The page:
Iowa, the “Rainbow” Division and the Great War
The officers knew first, of course, but they couldn’t tell their troops. Not right away.
Five months earlier, their eager, adventure-loving young men had enlisted in the National Guard of Iowa in the days and weeks following America’s entry into the Great War, on April 6, 1917.
They had poured in from small towns and larger cities, buoyed by a solemn conviction that service to country was a privilege as much a duty. At training camp, they competed for months over who would be called first to fight an enemy that “had outraged and trampled under foot the sacred rights of all humanity,” according to a collection of Iowans’ first-person accounts that a writer named Winfred Robb published in 1919 under the title “The Price of Our Heritage.”
Later, in July, the soldiers had traveled to the Iowa State Fairgrounds in Des Moines to camp under the old amphitheater and in Machinery Hall, where federal officers drafted them into service by proclamation of President Woodrow Wilson. They received their smallpox vaccinations and typhoid shots. They were ready to fight.
By mid-August, the officers were buzzing with news about their overseas assignments and finally received permission to share it with the rank-and-file troops. The Third Iowa Infantry, along with select troops from the First and Second Iowa, would become the new 168th Infantry and join National Guard units from 25 other states and the District of Columbia to form the new 42nd “Rainbow” Division.
The “Rainbow” moniker came from none other than Douglas MacArthur, then a major, who said the “the 42nd Division stretched like a Rainbow from one end of America to the other.” He was subsequently promoted to colonel as the division chief of staff (and, later, became a five-star general). The new Rainbow Division triggered an outpouring of national pride across the country — America wasn’t just sending its “regular” military to war; it was sending its sons from north and south and east and west as a “Rainbow” of hope to make the world safe for democracy.
On Sept. 9, with thousands of friends gathered to see them off, the 168th Infantry boarded a train and started eastward with “something gripping our throats, which we could not swallow, struggling to hold back the teardrops from our eyes,” according to Robb’s account. “We stood upon the back of the train and watched the crowd of folks who came to see us off become a blur and then indistinct in the distance. Our journey had begun.”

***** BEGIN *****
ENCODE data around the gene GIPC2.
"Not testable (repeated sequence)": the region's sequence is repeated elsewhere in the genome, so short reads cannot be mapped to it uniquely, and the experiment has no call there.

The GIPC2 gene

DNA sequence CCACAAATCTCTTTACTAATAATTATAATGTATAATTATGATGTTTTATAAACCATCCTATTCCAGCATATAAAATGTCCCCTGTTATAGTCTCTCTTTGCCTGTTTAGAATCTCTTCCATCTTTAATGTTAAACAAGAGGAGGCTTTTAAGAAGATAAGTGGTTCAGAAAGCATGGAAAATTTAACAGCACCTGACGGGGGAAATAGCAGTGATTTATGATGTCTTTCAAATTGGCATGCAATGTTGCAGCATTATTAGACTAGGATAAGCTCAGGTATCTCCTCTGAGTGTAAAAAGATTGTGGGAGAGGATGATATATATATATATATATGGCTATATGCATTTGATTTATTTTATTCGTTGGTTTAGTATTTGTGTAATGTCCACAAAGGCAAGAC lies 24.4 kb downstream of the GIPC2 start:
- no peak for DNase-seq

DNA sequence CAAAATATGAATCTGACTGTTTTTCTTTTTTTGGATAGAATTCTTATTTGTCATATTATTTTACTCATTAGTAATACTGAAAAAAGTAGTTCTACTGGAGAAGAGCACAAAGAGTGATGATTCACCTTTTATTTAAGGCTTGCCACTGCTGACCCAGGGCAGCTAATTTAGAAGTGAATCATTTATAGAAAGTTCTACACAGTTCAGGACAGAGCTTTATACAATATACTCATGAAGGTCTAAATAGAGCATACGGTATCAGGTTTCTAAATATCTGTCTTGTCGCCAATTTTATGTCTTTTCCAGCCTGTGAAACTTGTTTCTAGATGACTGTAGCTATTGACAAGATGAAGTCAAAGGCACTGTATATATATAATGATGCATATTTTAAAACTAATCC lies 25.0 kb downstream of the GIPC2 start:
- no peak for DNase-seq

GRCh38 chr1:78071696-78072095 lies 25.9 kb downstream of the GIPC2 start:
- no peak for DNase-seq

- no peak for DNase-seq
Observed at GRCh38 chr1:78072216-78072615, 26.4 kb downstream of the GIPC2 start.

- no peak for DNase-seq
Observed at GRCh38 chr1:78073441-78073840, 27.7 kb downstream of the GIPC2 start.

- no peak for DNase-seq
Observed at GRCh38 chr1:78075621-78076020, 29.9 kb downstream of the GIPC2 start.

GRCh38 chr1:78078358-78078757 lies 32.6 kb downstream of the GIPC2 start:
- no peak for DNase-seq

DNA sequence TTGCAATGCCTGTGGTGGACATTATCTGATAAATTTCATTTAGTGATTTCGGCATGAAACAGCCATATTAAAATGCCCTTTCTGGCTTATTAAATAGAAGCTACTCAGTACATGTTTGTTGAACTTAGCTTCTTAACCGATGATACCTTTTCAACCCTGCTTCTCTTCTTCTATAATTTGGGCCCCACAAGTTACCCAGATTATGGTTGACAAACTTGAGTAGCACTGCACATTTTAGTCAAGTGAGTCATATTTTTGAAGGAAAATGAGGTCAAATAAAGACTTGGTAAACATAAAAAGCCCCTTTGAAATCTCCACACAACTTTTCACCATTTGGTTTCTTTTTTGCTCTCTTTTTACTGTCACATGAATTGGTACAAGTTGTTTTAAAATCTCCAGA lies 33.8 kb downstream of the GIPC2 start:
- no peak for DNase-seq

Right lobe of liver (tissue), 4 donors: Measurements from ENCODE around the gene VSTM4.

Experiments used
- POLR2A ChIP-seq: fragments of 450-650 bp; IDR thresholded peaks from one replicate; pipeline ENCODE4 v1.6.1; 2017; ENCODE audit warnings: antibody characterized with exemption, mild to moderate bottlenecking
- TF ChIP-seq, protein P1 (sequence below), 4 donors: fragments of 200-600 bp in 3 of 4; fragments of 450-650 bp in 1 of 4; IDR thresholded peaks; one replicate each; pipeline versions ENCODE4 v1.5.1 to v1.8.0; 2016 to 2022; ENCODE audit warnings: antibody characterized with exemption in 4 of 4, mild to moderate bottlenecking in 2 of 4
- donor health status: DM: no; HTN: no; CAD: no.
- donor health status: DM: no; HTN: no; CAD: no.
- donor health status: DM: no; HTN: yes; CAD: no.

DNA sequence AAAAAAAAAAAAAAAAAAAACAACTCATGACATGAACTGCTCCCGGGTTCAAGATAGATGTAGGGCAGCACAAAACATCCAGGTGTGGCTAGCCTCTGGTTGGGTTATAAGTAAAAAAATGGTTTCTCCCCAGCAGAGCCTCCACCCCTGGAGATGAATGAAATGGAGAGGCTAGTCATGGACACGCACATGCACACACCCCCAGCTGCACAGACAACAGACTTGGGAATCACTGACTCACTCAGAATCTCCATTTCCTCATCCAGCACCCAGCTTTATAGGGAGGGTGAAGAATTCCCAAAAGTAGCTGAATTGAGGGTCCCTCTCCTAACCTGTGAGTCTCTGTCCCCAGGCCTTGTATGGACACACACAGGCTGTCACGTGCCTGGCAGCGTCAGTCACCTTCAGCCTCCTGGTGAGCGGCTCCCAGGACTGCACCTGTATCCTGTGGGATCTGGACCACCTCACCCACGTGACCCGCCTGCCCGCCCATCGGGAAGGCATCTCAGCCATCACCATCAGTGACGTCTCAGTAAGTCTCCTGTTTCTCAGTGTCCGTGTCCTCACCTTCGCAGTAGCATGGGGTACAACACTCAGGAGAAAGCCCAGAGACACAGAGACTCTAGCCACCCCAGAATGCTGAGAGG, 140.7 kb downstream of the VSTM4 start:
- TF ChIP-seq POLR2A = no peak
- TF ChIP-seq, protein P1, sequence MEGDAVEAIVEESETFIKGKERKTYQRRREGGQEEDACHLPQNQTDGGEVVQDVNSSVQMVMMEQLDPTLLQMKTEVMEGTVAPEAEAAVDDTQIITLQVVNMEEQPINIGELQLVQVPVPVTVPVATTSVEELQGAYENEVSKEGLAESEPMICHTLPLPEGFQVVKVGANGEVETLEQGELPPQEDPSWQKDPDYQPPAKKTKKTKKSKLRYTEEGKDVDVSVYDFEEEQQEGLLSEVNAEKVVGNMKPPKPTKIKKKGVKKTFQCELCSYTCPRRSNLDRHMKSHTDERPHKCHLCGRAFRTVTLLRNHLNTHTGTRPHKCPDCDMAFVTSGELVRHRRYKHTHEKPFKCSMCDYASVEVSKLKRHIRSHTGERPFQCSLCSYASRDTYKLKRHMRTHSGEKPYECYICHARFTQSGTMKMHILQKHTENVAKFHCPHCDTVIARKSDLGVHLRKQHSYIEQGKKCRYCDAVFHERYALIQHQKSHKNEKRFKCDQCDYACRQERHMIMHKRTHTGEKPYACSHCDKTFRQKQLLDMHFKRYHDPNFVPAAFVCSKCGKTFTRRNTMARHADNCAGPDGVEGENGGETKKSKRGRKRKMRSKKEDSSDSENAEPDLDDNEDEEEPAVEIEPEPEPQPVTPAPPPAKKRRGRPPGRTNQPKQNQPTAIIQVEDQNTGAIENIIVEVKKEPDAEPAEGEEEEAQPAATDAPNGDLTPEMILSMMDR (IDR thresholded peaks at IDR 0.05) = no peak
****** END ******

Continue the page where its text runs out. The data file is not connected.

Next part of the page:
The Rainbow Division brings an attitude to France
After a long ocean voyage interrupted by mechanical and logistical issues, the Rainbow Division finally arrived in France. Their reception couldn’t have been worse. Bitter cold and unheated shelter made them miserable, and an outbreak of scarlet fever, spinal meningitis and measles turned their suffering from bad to worse. About two dozen soldiers died before they reached the battlefields.
Before engaging the enemy, the Americans trained for several weeks with their French counterparts, “who, I do not think had a very high opinion up to this time of the American’s fighting ability,” according to Robb, “for they knew we were not well trained when we began our first experience in battle.”
Still, the men carried on. In February 1918 they found themselves in a town called Luneville, where they brought an attitude to France.
The town was quiet. There had been no fighting there since 1914, when the Germans had reached Rambervillers, destroyed the villages and withdrawn — the rolling, wooded countryside in Lorraine was far too beautiful to be a battlefield. And by tacit agreement, both Germans and French had been sparing the villages; neither side used gas, and shots were seldom heard during the daytime.
That changed when the Rainbow Division showed up.